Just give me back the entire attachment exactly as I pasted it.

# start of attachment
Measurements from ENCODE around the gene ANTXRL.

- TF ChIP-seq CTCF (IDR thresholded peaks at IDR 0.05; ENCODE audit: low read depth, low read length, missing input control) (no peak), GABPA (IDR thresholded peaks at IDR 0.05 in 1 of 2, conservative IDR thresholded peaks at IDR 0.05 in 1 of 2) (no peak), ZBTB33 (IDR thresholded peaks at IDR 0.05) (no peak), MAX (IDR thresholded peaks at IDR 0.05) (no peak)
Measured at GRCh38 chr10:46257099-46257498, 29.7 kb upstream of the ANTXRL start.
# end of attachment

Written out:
Measurements from ENCODE around the gene ANTXRL.

- TF ChIP-seq CTCF (IDR thresholded peaks at IDR 0.05; ENCODE audit: low read depth, low read length, missing input control) (no peak), GABPA (IDR thresholded peaks at IDR 0.05 in 1 of 2, conservative IDR thresholded peaks at IDR 0.05 in 1 of 2) (no peak), ZBTB33 (IDR thresholded peaks at IDR 0.05) (no peak), MAX (IDR thresholded peaks at IDR 0.05) (no peak)
Measured at GRCh38 chr10:46257099-46257498, 29.7 kb upstream of the ANTXRL start.